cAMP is a second messenger implicated in sensory transduction for taste. The identity of adenylyl cyclase (AC) in taste cells has not been explored. We have employed RT-PCR to identify the AC isoforms present in taste cells and found that AC 4, 6, and 8 are expressed as mRNAs in taste tissue. These proteins are also expressed in a subset of taste cells as revealed by immunohistochemistry. Alterations of cAMP concentrations are associated with transduction of taste stimuli of several classes. The involvement of particular ACs in this modulation has not been investigated. We demonstrate that glutamate, which is a potent stimulus eliciting a taste quality termed umami, causes a decrease in cAMP in forskolin-treated taste cells. The potentiation of this response by inosine monophosphate, the lack of response to d-glutamate, and the lack of response to umami stimuli in nonsensory lingual epithelium all suggest that the cAMP modulation represents umami taste transduction. Because cAMP downregulation via ACs can be mediated through Gαi proteins, we examined the colocalization of the detected ACs with Gαi proteins and found that 66% of AC8 immunopositive taste cells are also positive for gustducin, a taste-specific Gαi protein. Whether AC8 is directly involved in signal transduction of umami taste remains to be established.
- taste transduction
membrane-associated adenylyl cyclases (AC) are enzymes that are central in the regulation of intracellular cAMP levels. ACs, comprising a family of nine isoforms (AC1–9), are integral membrane proteins, composed of two cytosolic catalytic domains, C1 and C2, each preceded by six transmembrane domains (16, 34). The catalytic domains are highly conserved across all ACs and even across many guanylate cyclases and are responsible for the synthesis of cAMP using ATP as a substrate. Physiologically, G protein-coupled receptors (GPCRs) regulate ACs through heterotrimeric G protein subunits, specifically the stimulatory Gαs, the inhibitory Gαi, and/or certain Gβγ-subunits (9, 45). All AC isoforms can be stimulated by Gαs and by forskolin (FSK), a diterpene commonly used in cAMP analysis. Inhibition by Gαi is limited to a subset of AC isoforms. Inhibitory Gαisubunits are able to overcome the FSK-mediated activation of AC1, 3, 5, 6, 8, and 9, presumably because FSK binds near the catalytic site, distant from the Gαi binding site (16, 55). ACs also differ in their response to modulators such as Ca2+ and calmodulin. Indeed, a unified classification of ACs incorporates both such regulatory properties and their sequence similarities.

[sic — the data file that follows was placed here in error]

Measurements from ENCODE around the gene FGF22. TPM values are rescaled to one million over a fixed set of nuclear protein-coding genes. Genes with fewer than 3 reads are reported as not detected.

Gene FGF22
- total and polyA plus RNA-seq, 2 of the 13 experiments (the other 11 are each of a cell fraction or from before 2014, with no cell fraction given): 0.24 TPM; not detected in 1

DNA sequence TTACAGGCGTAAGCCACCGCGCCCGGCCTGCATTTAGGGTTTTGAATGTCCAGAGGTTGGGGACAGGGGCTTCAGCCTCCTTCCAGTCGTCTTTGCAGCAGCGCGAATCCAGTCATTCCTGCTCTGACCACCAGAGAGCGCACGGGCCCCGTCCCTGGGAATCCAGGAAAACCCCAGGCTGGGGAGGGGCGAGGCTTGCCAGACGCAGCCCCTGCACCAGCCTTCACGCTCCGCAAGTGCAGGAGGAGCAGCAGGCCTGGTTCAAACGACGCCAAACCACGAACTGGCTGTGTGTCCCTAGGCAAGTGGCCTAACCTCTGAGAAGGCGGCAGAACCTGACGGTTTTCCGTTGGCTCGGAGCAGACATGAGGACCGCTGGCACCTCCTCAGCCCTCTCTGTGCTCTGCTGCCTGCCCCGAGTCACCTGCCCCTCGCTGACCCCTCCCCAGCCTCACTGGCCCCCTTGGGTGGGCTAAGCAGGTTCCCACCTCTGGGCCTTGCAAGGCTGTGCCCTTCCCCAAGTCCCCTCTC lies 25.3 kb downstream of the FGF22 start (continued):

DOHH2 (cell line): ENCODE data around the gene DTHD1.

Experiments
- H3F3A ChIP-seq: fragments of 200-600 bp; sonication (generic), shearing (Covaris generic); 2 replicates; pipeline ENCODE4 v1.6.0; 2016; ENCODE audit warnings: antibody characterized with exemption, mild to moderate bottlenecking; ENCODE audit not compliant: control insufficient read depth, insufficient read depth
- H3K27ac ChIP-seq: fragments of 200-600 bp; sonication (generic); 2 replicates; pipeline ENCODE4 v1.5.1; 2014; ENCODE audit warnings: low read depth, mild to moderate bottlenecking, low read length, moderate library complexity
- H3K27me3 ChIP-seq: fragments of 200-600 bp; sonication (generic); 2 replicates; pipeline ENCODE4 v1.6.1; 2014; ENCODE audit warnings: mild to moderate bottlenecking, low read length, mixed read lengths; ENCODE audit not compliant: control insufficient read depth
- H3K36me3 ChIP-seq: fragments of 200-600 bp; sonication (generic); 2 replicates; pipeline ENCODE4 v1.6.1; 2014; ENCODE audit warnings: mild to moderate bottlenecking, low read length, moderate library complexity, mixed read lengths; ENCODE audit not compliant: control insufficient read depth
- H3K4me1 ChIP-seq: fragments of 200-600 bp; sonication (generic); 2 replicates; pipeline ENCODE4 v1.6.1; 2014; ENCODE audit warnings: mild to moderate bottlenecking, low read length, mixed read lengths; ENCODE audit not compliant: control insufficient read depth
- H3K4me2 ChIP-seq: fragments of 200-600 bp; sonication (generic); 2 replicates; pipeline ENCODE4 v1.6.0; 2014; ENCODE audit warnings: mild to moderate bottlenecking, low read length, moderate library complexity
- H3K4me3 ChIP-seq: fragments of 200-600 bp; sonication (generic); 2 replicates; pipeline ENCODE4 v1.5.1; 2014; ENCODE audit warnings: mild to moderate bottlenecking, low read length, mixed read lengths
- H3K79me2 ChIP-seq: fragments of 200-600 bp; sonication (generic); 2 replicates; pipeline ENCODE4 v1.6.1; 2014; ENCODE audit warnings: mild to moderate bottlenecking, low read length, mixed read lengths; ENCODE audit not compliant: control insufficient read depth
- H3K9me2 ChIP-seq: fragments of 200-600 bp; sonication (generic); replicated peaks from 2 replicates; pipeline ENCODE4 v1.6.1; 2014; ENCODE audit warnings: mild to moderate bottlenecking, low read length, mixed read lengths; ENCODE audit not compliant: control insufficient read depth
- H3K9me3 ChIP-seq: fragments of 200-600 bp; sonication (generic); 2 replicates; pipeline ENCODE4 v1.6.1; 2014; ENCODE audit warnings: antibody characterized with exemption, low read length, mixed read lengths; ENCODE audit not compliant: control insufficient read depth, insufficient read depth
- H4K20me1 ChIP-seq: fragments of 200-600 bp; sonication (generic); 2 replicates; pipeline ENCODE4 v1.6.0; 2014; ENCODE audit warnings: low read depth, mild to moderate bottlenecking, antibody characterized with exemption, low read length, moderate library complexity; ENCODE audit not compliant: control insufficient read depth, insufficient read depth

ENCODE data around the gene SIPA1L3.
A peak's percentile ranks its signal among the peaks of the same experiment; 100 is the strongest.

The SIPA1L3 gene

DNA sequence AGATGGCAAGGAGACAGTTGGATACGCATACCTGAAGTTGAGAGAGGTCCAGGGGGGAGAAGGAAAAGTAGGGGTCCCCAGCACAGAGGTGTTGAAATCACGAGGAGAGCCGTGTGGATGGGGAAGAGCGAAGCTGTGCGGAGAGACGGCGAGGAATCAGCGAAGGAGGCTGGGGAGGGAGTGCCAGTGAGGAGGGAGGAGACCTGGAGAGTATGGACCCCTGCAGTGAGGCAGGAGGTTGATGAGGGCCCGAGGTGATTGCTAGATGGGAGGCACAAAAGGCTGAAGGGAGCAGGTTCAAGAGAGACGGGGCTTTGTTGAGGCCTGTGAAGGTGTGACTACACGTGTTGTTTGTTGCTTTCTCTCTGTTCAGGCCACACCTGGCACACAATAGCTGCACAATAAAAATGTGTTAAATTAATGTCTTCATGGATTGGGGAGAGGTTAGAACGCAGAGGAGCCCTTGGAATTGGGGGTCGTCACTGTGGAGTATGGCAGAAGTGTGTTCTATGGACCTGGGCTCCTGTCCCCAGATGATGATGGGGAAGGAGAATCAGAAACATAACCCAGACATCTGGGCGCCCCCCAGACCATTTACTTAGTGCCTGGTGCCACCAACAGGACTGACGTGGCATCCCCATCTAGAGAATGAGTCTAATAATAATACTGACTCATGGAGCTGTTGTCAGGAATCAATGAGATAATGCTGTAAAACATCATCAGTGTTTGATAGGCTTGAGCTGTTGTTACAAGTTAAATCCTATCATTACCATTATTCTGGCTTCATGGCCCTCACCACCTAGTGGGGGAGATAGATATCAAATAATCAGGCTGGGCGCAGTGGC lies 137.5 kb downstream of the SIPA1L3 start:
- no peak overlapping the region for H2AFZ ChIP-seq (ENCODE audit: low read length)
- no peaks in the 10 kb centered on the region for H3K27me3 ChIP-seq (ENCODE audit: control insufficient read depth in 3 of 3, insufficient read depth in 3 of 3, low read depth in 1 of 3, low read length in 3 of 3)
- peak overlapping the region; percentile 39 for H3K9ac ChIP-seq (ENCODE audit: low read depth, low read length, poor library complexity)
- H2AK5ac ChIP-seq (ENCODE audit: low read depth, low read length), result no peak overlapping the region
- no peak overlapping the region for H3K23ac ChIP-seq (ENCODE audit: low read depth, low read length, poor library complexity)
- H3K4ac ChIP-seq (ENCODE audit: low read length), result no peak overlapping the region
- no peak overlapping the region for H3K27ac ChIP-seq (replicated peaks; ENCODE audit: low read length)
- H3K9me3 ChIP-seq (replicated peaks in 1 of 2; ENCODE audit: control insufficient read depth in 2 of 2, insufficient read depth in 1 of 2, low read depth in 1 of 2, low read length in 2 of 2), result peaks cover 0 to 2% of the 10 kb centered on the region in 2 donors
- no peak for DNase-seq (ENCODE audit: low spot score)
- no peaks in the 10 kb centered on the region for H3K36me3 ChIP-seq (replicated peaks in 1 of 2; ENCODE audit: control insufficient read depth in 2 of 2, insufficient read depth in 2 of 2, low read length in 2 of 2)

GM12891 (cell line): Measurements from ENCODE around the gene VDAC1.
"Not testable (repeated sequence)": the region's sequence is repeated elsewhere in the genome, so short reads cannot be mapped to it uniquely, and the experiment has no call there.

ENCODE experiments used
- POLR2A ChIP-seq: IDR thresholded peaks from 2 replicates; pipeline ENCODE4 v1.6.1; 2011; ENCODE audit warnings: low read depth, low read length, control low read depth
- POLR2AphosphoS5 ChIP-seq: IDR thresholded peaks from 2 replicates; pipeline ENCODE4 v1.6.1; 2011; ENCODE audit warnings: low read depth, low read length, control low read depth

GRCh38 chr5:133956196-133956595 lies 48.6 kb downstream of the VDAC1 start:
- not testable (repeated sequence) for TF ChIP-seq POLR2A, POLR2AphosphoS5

Taste buds are heterogeneous clusters of taste receptor cells, each of which responds to subsets of taste stimuli and contains distinct populations of cell signaling molecules. Modulation of cAMP has been demonstrated in the sensory transduction of stimuli that elicit sweet and bitter tastes (43, 52). However, the effect of glutamate on cAMP modulation in taste tissue has not been described previously. Glutamate elicits a taste quality termed “umami” that is potentiated by the simultaneous presence of the monophosphates of guanosine and inosine nucleotides. The potentiation is seen in electrophysiological measurements of afferent nerve responses, as well as in behavioral studies (12, 32, 38, 39, 51). Patch-clamp recordings of rodent taste buds suggest that the electrophysiological response to glutamate is mediated by a decrease in cAMP (5,22). Candidate GPCRs for the sensory transduction of umami taste have been proposed and include a truncated metabotropic glutamate receptor, taste-mGluR4, and the heterodimeric receptor T1R1/T1R3 (10, 21, 31). Many metabotropic glutamate receptors are known to couple to an inhibitory cAMP cascade (44). In Chinese hamster ovarian (CHO) cells, the decrease in cAMP is thought to be mediated by Gαi and can overcome FSK-stimulated AC activation. Taste-mGluR4 expressed in heterologous cells also exhibited Gαi-mediated inhibition of FSK-stimulated cAMP (10), but signaling downstream of T1R1/T1R3 has not been established.
Gustducin is a Gα-subunit that is found at high concentration in a subset of taste cells (28). Other Gα-subunits prominently expressed in taste cells include Gαs and Gαi2 (20). The involvement of gustducin in taste responses to many bitter and sweet compounds is supported through a variety of biochemical, genetic, and electrophysiological analyses (14, 24, 26). Recent behavioral experiments with knockout mice suggest that gustducin may also be involved in umami taste transduction (17, 37).
In early work, AC activity was demonstrated in taste tissue (42,43), although which AC isoforms are expressed remained to be identified. The balance between the activities of ACs and phosphodiesterases (PDEs) determines the level of cAMP in cells. Several types of PDE have been identified in taste tissue, and taste tissue exhibits high basal PDE activity (36). The molecular identities of taste-expressed PDEs have been difficult to confirm, although recent studies have shown the presence of PDE3 (28) and two isoforms of PDE 1A (29). Pharmacological studies also suggest the presence of PDE4 in taste tissue (19). Whether the cAMP modulation in response to taste stimuli is achieved by regulation of AC or of PDE or both has not been studied in detail.